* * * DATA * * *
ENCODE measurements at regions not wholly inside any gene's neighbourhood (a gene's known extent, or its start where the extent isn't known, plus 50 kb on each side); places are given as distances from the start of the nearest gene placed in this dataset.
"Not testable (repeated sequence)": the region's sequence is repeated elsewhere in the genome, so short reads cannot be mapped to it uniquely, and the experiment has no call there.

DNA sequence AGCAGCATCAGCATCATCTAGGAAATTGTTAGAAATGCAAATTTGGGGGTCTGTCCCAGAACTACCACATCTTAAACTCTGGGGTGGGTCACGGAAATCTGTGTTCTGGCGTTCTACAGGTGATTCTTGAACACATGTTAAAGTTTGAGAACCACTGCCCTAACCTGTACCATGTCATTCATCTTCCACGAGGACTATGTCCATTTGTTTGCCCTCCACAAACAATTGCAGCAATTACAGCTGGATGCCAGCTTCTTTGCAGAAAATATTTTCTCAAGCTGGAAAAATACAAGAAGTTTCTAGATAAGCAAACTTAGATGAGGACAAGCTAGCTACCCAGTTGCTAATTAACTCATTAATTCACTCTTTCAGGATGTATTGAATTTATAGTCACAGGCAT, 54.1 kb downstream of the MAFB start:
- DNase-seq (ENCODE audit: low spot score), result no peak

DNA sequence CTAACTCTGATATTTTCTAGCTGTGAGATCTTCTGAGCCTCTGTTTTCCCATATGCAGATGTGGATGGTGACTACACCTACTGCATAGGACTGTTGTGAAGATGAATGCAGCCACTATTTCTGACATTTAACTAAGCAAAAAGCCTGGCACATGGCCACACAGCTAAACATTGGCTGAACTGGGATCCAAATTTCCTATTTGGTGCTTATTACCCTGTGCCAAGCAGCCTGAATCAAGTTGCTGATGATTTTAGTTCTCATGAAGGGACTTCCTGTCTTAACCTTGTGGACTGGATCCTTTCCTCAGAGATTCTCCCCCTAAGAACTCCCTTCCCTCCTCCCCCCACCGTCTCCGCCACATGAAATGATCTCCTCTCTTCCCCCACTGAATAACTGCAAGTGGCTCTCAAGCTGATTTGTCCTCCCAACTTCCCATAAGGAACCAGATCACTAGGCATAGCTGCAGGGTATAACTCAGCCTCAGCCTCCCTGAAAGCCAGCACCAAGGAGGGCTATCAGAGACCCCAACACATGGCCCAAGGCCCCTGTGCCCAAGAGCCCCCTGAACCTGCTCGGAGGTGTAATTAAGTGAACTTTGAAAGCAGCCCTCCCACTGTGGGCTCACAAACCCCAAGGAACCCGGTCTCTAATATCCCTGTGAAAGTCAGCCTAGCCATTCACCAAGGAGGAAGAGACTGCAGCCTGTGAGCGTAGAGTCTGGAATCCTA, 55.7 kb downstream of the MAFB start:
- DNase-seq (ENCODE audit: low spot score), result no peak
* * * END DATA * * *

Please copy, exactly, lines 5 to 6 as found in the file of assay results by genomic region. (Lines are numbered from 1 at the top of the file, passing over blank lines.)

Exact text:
DNA sequence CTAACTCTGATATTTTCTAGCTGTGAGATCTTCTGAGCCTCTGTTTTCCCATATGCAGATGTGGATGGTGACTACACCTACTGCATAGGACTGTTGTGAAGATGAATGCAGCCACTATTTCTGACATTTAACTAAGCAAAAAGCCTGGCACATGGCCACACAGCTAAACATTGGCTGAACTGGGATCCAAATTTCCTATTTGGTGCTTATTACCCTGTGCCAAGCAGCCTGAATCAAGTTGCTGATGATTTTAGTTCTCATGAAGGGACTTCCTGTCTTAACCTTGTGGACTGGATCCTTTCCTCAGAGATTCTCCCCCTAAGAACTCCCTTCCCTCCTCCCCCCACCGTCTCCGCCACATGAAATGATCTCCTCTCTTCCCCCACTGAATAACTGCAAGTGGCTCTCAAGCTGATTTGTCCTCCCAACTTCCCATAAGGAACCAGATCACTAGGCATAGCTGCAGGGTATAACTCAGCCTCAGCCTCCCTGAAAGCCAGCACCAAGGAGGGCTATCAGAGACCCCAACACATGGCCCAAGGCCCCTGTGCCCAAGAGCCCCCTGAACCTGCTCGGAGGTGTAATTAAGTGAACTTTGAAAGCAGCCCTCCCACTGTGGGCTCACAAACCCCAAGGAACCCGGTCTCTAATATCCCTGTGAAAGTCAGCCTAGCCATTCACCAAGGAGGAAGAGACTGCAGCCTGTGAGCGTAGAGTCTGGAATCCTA, 55.7 kb downstream of the MAFB start:
- DNase-seq (ENCODE audit: low spot score), result no peak